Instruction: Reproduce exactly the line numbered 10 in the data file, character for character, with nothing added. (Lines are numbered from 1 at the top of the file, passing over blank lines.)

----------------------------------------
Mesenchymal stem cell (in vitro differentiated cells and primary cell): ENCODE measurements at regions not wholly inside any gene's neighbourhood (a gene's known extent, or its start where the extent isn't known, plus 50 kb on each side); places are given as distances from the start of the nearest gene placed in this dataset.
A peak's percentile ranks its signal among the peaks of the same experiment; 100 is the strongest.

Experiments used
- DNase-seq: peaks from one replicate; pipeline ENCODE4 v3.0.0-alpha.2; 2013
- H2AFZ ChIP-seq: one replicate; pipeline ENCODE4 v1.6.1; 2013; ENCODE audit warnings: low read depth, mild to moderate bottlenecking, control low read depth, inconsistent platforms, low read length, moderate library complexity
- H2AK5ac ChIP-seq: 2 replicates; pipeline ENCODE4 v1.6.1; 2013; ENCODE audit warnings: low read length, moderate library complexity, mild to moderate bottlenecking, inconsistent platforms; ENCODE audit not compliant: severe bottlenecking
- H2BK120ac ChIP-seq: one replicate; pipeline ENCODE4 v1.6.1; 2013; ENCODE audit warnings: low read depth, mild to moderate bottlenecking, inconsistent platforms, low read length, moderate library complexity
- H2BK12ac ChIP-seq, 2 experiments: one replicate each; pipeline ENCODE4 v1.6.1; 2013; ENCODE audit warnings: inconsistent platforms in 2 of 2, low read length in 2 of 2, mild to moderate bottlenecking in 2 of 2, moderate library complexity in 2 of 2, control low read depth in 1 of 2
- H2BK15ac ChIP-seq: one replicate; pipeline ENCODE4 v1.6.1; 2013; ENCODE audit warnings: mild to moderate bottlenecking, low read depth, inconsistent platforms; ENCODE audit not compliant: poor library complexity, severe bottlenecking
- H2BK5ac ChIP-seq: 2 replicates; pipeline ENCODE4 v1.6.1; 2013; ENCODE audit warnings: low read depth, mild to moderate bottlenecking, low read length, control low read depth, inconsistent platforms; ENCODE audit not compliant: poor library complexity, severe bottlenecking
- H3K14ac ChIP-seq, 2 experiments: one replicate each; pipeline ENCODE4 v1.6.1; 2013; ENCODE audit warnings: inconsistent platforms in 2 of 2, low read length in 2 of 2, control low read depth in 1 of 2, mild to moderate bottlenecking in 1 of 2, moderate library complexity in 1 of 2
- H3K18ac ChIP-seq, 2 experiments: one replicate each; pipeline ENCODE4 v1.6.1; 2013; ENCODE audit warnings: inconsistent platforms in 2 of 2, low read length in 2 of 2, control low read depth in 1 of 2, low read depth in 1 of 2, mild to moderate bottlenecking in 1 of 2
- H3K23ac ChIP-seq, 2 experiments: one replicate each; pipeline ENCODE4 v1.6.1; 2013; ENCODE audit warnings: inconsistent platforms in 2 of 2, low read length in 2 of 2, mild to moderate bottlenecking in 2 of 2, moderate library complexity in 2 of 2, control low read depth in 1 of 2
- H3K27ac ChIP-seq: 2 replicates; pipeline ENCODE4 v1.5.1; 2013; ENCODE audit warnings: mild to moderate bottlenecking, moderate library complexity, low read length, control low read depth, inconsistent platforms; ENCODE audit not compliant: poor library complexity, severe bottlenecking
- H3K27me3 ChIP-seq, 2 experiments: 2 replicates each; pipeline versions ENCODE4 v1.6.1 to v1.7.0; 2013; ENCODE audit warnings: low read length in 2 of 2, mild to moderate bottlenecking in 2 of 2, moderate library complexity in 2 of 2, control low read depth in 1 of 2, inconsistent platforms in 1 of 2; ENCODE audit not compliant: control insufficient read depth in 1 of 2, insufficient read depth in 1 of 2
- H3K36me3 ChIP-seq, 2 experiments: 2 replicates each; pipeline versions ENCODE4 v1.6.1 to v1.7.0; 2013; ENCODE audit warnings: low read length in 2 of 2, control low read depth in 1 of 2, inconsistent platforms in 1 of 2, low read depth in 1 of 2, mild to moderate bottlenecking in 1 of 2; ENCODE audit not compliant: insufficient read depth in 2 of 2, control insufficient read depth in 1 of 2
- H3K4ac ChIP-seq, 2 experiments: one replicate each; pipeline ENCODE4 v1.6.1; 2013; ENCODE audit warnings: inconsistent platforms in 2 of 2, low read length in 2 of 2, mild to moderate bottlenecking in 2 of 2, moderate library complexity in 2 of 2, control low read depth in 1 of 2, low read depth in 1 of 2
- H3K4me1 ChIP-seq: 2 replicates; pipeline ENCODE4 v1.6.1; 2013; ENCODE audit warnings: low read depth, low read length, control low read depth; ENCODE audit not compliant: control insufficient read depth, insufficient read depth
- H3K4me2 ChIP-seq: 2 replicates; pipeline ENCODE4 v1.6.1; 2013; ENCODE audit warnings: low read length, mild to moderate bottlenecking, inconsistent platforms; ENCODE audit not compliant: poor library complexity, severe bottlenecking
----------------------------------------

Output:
- H2BK5ac ChIP-seq: 2 replicates; pipeline ENCODE4 v1.6.1; 2013; ENCODE audit warnings: low read depth, mild to moderate bottlenecking, low read length, control low read depth, inconsistent platforms; ENCODE audit not compliant: poor library complexity, severe bottlenecking